Film Title: Cobra
Release Date: 1986
Runtime: 87 minutes
Region Coding: Region A
Studio: Scream Factory (Shout! Factory)
Audio Format: DTS-HD MA 5.1 & 2.0
Aspect Ratio: 1.85:1
Formats Available: Blu-ray
Version Reviewed: 2019 Blu-ray Disc
Blu-ray Release Date: 01/22/19
Director: George P. Cosmatos
Cast: Sylvester Stallone, Brigitte Nielsen, Reni Santoni, Andrew Robinson, Brian Thompson, John Herzfeld, Art LaFleur, Marco Rodríguez, Val Avery, David Rasche
“Cobra” was Directed by George P. Cosmatos. Most folks know Cosmatos as the guy who also directed the films “Rambo: First Blood Part II” (1985) that also starred Stallone, and “Tombstone” (1993). The screenplay was written by the film’s star Sylvester Stallone as an adaptation of the novel “Fair Game” (written by Paula Gosling).
The main character here is a special type of police officer who goes by the nickname Cobra (Stallone), short for “Cobretti,” who works on a group called “the zombie squad” in charge of doing tasks no other officers want to (or can) do. Yes, that sounds crazy as much typing it out as it does hearing in the film but hey, what are you going to do? If you’re me: watch the hell out of it.
As we first are introduced to the world our hero lives in we witness a man come into a grocery store and then proceed to unload a shotgun (in an unrealistic manner) into the produce section shouting out crazy nonsense, and then take a group of customers and/or employees hostage with what he says is a bomb. That’s when they [the police] have no choice but to call in the big man himself: Cobra.
Our hero rides up in this car that really grabs your attention. He gets out with his gun openly holstered sporting a wicked cobra decoration on the handle grip, just as you’d expect. This guy is a self-proclaimed badass, and you can tell from his appearance. He also is full of really good and bad one-liners that are sure to make you laugh your absolute ass off. This over the top cop is finding himself fighting against a cult of criminals that show no real motive aside from causing chaos. Yes, there’s a crazy crime cult and they even go so far as to use axes crossed and such in these weird creepy rituals that you witness during the opening of the film. This type of crime is a disease and there’s a cure: Cobra.
There’s a leader to this crime cult, called the “Night Slasher” (Brian Thompson). His female companion and accomplice are named “Nancy Stalk” (Lee Garlington), and the group is comprised of sick individuals who go around with the night slasher and make victims of females at night in a serial killer type manner. They’re pretty sick folks, and their real motivation doesn’t seem to exist, but hey that’s typical of those sorts of criminals.
Some familiar faces that you meet along the way are Cobra’s co-workers on the police force “Gonzales” (Reni Santoni), “Detective Monte” (Andrew Robinson) and “Captain Sears” (Art LaFleur), as well as a model named “Ingrid” (Brigitte Nielsen). The said model ends up needing Cobra’s help and such, as most damsels in distress would when within his proximity.
“Cobra” is one of those over-the-top Stallone action films from the eighties that a lot of us love even though the film in fairness does lack a lot of real character development and even a motive. Still, it’s just one of those popcorn action films people like myself can’t help but want to watch and it always proves to be enjoyable every time.
Movie Rating: 4 (out of 5)
“Cobra” in this new Blu-ray is presented in the 1.85:1 aspect ratio, as it was shown theatrically. According to IMDb, this was shot on 35MM film using Arriflex 35-III and Panavision Panaflex Gold cameras. Scream Factory has given this a new 2K scan of the original film elements. This is for certain worth noting to Blu-ray fans, as the film has previously been released on the format back in 2011. This features an entirely different video transfer than what was found on that older release.
The first thing you’ll notice here in this transfer is a healthy amount of film grain that has been left intact. The color palette can be pretty bright and vibrant at times, like with the title sequence’s bright blood red. Fleshtones come with a tad bit more of a red hue and seem accurate this time around. The black level isn’t to a point where it feels like a threshold as it did before, however it does achieve a pretty solid black level.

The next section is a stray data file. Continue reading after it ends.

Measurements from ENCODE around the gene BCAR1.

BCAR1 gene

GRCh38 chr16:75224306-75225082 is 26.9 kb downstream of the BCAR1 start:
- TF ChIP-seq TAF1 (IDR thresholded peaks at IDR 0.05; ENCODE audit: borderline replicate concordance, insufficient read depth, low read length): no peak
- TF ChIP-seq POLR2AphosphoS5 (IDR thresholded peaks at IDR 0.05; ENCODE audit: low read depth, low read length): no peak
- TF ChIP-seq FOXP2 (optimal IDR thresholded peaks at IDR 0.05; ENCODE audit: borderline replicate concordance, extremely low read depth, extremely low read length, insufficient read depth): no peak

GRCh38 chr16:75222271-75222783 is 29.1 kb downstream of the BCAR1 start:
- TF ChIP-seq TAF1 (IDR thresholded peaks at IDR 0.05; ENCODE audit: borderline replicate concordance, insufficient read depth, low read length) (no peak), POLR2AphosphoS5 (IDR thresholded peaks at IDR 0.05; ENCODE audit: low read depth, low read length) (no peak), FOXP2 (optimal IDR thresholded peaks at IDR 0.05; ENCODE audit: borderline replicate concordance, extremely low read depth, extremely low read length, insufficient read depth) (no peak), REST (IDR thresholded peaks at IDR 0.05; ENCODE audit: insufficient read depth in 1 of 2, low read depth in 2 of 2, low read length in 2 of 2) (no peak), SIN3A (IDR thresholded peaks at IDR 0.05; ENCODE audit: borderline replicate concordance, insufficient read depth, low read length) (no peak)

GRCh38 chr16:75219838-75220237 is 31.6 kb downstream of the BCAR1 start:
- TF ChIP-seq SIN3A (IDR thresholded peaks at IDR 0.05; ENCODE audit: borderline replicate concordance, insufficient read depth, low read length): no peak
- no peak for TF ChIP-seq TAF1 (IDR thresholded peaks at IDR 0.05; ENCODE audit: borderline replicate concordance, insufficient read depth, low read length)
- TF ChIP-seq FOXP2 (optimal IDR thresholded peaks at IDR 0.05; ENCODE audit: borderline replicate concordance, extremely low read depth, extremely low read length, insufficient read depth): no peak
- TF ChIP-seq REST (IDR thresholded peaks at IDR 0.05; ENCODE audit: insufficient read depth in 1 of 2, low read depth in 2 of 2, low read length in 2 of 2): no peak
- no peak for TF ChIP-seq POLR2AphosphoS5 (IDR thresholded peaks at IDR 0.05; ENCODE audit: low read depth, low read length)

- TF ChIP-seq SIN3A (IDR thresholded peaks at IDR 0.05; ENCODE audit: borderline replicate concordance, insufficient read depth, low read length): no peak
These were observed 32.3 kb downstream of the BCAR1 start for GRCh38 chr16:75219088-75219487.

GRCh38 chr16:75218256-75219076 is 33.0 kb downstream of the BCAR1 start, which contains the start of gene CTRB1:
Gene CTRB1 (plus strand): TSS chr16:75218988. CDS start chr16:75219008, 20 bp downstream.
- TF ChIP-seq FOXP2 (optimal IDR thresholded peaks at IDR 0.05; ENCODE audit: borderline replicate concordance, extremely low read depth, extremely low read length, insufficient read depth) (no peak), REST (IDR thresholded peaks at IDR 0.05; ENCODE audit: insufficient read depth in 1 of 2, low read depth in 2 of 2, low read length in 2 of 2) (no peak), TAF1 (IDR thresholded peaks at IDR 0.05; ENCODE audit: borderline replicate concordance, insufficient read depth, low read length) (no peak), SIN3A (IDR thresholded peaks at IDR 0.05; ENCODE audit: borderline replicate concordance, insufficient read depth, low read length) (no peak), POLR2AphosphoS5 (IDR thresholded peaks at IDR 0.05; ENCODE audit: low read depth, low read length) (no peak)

The whites are brighter in some cases, such as with the background on the handle to Cobra’s gun as seen here in a screenshot. That was never that bright before. However, some scenes seem a tad darker than as seen on the original Blu-ray but only because of color timing changes and such. For instance: scenes during nighttime or in the late afternoon come across as dark as they should have finally (as seen here).
The amount of detail here in this new transfer versus the old one is pretty impressive at times, especially in close-ups. Scream Factory has offered up a nice improvement here in terms of video quality on this new Blu-ray. So, if you owned the film on the format before: it’s worth the double-dip to replace your old copy just for that alone. If you’ve never owned this film in HD before: this is the best you’re going to see it look right now. It’s a solid video presentation, with its share of somewhat visually impressive moments for an eighties film.
Video Quality Rating: 4.25 (out of 5)
Audio here is presented in both DTS-HD 5.1 Master Audio and DTS-HD Master Audio 2.0 Stereo. I’ve decided to opt for the 5.1 lossless mix here, as to compare it to the 5.1 found on previous releases. That said, I’ll be focusing on the 5.1 mix here. However, let’s first discuss the audio It’s not new that we get the film in the lossless 5.1 (as found on the original 2011 Blu-ray), but it is the first time we have gotten a lossless 2.0 Stereo mix. That’s cool because looking back the movie actually theatrically was presented in Ultra Stereo (as Eagle Stereo) on the 35MM film prints.
Now, back to 5.1 mix. First off you’ll notice that the opening narration by Stallone (along with dialogue later) being delivered perfectly from the center channel speaker. The film’s ominous original music is mixed nicely into primarily the front left and right channels, with a nice amount of rear channel usage and bass presence (via the subwoofer). The same can be said about sound effects here, as they are well mixed into the 5.1 sound stage with nice amounts of rear channel use and has its share of bass. Gunshots sound realistic and you’ll feel surrounded by the sound (no pun intended) of the police helicopters and sirens very early in the film.
Around 23 minutes in you’ll be treated to a strange montage featuring the song “Angel of the City” performed by Robert Tepper, which sounds really good in the 5.1, primarily coming from the from left and right channel speakers, with just enough rear channel presence and bass to push it over the top. This is the very same case for the song “Feel The Heat (B.O.F. Cobra)” as performed by Jean Beauvoir.
The action really continues to sound very good throughout the film. It’s a beyond solid and at times an impressive surround mix that does the 1987 film the justice it should for carrying action as a genre.